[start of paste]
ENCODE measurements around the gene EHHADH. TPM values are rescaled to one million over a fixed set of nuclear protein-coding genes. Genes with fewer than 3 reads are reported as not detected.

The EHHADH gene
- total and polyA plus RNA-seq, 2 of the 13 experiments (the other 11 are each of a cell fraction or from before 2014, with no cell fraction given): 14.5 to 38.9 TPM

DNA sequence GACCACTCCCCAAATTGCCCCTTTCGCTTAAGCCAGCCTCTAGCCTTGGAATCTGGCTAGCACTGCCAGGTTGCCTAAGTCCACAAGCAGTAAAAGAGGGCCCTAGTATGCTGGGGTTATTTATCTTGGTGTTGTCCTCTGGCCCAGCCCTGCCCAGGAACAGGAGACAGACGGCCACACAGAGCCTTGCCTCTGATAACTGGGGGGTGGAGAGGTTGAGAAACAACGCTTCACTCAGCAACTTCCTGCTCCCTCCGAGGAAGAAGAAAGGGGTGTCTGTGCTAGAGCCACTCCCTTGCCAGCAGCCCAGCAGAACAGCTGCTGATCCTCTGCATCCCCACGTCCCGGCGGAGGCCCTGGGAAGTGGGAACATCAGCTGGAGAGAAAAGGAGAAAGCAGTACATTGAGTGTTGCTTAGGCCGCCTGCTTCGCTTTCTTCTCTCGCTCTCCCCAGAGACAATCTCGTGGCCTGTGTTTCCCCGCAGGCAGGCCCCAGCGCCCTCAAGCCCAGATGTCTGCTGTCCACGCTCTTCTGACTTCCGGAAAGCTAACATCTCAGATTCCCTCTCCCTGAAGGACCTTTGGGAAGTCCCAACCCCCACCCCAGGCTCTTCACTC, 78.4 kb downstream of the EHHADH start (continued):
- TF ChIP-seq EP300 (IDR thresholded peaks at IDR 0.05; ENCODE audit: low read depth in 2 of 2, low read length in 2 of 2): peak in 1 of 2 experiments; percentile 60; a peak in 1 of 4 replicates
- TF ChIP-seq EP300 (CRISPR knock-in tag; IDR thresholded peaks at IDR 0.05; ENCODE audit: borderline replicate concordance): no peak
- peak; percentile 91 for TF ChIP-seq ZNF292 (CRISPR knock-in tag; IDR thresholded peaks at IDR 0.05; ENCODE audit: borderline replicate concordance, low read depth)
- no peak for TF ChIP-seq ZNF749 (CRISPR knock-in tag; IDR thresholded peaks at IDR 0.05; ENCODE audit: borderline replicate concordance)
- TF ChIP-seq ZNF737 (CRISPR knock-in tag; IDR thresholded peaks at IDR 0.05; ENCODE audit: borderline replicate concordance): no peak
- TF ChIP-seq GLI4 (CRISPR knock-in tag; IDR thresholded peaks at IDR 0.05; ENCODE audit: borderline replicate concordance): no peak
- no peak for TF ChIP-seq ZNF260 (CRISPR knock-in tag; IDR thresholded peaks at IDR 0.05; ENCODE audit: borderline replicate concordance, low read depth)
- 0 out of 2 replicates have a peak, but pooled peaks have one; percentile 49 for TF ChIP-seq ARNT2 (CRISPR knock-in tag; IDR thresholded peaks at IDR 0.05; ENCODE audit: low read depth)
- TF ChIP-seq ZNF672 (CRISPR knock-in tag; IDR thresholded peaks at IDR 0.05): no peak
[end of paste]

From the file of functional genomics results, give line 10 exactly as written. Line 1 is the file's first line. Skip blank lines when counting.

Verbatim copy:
- TF ChIP-seq GLI4 (CRISPR knock-in tag; IDR thresholded peaks at IDR 0.05; ENCODE audit: borderline replicate concordance): no peak